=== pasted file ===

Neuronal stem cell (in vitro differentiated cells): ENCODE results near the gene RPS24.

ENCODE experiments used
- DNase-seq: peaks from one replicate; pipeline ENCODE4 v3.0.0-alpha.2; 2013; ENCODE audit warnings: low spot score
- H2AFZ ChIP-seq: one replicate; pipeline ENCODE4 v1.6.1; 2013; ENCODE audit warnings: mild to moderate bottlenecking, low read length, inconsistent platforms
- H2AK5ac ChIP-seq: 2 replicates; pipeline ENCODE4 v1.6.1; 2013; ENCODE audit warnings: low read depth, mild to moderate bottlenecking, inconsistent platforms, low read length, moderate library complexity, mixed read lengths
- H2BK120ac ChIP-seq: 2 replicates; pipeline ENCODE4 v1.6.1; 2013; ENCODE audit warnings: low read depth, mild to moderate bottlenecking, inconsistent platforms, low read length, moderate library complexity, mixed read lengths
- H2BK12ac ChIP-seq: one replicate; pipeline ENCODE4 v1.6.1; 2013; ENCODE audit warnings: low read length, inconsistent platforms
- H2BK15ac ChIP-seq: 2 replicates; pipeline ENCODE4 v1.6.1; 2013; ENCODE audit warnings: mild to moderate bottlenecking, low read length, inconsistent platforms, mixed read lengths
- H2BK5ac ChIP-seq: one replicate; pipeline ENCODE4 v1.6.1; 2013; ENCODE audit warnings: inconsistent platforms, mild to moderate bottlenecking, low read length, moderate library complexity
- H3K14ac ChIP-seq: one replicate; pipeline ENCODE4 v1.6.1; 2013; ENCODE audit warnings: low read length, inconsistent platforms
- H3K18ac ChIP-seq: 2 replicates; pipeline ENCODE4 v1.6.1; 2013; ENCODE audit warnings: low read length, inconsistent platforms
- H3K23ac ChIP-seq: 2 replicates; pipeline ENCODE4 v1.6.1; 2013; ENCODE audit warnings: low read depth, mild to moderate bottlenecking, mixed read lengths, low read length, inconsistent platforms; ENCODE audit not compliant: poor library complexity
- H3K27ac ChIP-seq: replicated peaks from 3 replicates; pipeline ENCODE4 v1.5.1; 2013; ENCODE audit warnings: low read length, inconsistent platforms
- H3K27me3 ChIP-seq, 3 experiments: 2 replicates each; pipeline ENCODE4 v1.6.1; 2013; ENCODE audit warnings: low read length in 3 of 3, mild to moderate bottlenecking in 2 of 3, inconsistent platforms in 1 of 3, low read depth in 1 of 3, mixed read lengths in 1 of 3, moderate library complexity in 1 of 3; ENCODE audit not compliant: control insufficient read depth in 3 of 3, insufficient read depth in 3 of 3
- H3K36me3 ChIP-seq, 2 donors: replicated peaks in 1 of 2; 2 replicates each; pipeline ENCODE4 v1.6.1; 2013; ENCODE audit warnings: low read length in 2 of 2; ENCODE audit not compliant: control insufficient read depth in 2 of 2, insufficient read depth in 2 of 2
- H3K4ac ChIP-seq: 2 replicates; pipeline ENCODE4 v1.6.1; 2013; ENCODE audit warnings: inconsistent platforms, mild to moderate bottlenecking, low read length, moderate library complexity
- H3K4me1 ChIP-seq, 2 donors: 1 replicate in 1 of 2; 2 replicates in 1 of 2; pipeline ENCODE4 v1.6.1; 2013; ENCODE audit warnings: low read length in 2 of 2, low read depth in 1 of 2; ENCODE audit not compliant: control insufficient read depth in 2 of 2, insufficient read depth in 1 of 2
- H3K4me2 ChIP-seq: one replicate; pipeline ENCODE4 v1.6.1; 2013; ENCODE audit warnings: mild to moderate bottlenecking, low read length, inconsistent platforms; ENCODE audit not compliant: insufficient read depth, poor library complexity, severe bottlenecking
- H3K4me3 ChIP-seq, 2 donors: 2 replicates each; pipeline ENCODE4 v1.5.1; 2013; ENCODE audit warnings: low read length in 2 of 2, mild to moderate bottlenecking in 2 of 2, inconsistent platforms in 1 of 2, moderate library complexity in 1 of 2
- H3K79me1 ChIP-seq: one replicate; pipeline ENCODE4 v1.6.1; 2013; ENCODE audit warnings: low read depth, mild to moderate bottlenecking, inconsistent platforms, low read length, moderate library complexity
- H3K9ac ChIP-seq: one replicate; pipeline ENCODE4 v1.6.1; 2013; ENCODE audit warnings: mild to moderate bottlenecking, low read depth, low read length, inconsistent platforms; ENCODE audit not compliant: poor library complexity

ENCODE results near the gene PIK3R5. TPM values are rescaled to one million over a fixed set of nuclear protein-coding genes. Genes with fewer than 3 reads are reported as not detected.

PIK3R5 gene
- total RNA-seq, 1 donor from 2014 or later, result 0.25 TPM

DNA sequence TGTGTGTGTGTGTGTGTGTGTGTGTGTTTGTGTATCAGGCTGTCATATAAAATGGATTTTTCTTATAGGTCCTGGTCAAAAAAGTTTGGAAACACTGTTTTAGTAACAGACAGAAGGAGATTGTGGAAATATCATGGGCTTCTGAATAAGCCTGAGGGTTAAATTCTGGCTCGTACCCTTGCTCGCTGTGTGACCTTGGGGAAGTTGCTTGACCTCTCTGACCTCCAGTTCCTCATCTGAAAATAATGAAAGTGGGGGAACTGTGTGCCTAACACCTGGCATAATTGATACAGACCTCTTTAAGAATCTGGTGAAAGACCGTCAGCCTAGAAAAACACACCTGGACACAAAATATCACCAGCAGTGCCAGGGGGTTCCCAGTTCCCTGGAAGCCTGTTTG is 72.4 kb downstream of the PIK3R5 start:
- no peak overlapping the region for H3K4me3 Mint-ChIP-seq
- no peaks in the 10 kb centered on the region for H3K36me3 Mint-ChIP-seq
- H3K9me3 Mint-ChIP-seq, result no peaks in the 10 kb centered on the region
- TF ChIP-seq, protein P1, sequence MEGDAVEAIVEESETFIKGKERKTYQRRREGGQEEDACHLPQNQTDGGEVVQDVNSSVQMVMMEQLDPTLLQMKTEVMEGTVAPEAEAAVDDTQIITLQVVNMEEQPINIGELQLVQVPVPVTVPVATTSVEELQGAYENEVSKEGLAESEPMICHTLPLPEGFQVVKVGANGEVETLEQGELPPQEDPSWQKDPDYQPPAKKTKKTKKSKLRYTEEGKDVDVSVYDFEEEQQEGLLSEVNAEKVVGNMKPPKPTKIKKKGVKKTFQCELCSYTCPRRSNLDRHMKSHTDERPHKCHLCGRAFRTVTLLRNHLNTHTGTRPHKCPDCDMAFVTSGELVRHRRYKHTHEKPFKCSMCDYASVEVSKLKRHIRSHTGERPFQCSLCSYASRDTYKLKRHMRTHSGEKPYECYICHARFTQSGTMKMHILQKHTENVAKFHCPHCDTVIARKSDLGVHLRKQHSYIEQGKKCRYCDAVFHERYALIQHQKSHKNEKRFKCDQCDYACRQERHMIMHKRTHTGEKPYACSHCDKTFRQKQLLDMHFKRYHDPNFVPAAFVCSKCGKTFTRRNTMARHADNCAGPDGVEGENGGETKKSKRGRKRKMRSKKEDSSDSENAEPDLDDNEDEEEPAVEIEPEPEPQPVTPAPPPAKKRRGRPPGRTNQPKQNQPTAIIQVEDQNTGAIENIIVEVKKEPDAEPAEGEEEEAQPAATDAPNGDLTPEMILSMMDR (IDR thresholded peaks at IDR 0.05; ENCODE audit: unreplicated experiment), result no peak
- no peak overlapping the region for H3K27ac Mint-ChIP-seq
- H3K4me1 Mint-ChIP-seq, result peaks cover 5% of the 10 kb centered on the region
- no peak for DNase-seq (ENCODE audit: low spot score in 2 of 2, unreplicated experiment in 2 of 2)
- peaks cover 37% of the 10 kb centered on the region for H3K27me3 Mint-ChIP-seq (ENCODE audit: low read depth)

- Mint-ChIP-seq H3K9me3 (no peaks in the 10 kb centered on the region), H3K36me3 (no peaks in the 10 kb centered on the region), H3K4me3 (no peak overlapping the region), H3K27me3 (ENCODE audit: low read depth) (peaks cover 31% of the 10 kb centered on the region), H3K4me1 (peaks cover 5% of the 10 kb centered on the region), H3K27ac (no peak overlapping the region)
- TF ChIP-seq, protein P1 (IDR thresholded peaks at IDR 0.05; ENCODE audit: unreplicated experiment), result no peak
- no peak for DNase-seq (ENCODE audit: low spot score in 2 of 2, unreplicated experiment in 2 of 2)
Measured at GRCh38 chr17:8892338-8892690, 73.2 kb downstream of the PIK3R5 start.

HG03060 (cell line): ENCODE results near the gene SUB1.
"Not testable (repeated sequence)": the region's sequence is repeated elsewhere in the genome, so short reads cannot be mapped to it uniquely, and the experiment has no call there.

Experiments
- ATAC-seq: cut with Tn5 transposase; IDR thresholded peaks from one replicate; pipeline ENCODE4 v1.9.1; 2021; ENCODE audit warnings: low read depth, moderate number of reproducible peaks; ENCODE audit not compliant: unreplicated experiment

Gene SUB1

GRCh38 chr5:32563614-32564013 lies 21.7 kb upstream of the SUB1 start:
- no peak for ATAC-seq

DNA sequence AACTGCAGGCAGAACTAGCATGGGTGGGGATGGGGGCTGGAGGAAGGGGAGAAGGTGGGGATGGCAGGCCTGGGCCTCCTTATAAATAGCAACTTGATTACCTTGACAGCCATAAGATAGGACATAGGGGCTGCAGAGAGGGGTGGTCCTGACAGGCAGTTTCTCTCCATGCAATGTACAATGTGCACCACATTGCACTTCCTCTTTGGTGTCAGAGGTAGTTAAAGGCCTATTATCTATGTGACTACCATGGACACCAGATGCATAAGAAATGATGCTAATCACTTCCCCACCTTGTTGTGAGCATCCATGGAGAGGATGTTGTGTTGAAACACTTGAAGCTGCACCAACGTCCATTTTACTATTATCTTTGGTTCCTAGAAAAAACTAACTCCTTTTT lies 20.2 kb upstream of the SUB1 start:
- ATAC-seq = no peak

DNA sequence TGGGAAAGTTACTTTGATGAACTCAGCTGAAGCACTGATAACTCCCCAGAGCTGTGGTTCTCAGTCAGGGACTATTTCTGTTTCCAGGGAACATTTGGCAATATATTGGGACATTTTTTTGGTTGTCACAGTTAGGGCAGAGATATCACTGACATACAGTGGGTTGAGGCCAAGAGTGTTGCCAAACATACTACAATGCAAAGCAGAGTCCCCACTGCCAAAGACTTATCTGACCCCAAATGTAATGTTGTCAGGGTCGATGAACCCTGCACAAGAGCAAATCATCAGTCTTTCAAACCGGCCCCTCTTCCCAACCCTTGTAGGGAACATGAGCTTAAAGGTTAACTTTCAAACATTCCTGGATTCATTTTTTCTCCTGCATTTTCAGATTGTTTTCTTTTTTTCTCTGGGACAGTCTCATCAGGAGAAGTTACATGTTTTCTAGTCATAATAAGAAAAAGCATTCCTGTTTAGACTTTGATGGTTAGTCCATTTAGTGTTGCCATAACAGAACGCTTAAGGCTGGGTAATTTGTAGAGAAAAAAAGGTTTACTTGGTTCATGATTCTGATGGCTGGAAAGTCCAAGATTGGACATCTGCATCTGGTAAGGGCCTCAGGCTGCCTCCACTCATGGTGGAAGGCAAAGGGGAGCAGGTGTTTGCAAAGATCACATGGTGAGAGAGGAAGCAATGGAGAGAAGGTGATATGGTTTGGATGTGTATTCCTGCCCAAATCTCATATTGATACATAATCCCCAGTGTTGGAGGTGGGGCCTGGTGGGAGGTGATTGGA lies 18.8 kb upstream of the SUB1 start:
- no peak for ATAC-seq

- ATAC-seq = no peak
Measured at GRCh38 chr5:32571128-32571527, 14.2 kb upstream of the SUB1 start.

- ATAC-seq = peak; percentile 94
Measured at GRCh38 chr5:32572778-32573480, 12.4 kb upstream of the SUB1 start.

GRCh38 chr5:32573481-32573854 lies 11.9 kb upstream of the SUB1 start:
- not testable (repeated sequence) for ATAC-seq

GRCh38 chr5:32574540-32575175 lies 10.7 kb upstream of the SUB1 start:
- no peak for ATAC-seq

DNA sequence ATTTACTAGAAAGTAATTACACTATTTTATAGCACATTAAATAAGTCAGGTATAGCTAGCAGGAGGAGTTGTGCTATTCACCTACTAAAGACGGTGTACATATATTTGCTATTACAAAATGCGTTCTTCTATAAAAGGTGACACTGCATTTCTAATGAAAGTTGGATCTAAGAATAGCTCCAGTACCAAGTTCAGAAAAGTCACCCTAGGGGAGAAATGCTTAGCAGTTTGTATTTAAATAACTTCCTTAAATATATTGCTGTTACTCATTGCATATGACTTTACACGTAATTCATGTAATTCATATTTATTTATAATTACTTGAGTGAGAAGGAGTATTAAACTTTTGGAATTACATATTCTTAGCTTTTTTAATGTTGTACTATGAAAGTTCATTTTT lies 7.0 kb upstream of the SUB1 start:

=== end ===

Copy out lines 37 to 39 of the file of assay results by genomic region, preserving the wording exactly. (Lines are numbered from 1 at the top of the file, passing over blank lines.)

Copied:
Measured at GRCh38 chr17:8892338-8892690, 73.2 kb downstream of the PIK3R5 start.

HG03060 (cell line): ENCODE results near the gene SUB1.
"Not testable (repeated sequence)": the region's sequence is repeated elsewhere in the genome, so short reads cannot be mapped to it uniquely, and the experiment has no call there.